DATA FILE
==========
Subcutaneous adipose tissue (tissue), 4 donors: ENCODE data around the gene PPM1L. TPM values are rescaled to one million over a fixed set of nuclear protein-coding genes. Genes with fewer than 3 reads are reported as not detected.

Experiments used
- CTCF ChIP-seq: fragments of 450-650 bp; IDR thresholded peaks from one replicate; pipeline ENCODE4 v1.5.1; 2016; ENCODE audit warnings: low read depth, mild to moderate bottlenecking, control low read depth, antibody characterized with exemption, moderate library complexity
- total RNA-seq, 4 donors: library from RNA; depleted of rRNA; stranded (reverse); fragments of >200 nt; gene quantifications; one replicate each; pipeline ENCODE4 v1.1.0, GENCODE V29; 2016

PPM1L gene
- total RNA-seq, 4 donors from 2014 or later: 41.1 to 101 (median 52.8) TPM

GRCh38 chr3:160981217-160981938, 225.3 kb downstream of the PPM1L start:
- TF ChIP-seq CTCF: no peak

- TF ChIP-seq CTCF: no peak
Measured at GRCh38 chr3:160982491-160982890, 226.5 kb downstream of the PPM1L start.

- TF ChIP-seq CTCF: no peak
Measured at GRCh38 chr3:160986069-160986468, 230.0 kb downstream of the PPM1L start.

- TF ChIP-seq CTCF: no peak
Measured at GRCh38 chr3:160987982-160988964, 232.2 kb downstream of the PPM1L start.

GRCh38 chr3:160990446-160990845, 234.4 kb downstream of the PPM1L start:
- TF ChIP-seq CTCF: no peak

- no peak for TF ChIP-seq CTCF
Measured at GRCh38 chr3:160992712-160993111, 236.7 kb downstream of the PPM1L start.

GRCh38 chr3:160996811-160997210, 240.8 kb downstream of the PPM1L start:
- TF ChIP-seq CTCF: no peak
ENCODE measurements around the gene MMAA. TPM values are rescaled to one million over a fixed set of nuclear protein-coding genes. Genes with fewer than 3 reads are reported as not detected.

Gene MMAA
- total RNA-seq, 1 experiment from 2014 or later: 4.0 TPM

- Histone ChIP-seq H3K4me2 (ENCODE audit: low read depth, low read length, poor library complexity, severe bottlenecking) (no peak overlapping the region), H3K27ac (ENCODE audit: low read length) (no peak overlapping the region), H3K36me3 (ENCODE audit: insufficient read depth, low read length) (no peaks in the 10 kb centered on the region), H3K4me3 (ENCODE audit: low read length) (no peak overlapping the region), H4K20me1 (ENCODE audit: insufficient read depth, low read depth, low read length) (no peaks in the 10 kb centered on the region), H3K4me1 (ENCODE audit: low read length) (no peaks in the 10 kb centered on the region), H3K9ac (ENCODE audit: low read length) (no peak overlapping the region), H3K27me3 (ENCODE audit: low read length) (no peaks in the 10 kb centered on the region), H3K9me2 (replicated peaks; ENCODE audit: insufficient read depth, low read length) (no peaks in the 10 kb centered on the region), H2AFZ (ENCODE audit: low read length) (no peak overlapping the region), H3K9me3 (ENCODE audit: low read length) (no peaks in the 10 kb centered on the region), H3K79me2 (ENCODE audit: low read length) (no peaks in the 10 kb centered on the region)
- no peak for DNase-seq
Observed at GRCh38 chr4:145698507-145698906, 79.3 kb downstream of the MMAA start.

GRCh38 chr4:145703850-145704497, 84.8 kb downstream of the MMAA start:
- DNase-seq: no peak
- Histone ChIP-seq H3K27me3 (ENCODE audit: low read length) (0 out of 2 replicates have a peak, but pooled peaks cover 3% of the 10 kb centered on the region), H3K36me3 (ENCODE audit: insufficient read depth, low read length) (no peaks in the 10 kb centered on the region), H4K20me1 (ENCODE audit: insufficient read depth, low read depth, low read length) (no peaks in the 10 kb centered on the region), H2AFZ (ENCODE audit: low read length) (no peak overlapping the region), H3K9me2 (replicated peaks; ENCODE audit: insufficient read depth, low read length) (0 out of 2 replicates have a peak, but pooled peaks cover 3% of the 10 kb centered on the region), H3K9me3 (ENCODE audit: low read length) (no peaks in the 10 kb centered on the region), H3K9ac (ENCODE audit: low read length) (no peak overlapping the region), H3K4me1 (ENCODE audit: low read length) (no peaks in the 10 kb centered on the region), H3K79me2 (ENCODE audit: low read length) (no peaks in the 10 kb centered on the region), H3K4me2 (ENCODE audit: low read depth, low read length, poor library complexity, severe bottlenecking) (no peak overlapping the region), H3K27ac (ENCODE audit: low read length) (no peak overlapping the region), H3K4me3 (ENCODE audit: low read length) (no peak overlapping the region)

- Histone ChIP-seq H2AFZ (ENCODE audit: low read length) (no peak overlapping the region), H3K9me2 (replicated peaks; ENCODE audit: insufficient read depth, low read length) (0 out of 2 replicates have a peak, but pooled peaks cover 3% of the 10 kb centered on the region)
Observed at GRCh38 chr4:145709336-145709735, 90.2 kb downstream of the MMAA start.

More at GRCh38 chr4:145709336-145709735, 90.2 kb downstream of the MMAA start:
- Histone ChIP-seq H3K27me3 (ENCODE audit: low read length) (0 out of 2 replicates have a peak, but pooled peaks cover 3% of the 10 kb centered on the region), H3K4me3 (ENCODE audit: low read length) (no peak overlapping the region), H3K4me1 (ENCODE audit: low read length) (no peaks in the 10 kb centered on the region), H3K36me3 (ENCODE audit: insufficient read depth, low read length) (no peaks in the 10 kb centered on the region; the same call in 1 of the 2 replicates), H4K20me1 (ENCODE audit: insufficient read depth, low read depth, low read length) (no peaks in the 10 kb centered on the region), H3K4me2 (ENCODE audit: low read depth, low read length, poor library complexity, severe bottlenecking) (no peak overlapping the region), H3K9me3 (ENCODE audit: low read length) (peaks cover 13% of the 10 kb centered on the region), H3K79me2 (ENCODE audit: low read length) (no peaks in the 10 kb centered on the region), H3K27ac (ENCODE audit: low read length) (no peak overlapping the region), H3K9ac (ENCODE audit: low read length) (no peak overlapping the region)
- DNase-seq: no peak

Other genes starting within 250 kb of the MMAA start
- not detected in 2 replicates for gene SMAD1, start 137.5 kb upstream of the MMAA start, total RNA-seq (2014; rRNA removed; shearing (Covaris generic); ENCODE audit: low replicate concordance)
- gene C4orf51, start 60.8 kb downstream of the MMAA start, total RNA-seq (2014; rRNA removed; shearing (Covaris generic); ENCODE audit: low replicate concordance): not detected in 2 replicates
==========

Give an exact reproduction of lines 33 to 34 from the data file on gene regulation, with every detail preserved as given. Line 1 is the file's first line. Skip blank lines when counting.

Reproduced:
- Histone ChIP-seq H3K27me3 (ENCODE audit: low read length) (0 out of 2 replicates have a peak, but pooled peaks cover 3% of the 10 kb centered on the region), H3K4me3 (ENCODE audit: low read length) (no peak overlapping the region), H3K4me1 (ENCODE audit: low read length) (no peaks in the 10 kb centered on the region), H3K36me3 (ENCODE audit: insufficient read depth, low read length) (no peaks in the 10 kb centered on the region; the same call in 1 of the 2 replicates), H4K20me1 (ENCODE audit: insufficient read depth, low read depth, low read length) (no peaks in the 10 kb centered on the region), H3K4me2 (ENCODE audit: low read depth, low read length, poor library complexity, severe bottlenecking) (no peak overlapping the region), H3K9me3 (ENCODE audit: low read length) (peaks cover 13% of the 10 kb centered on the region), H3K79me2 (ENCODE audit: low read length) (no peaks in the 10 kb centered on the region), H3K27ac (ENCODE audit: low read length) (no peak overlapping the region), H3K9ac (ENCODE audit: low read length) (no peak overlapping the region)
- DNase-seq: no peak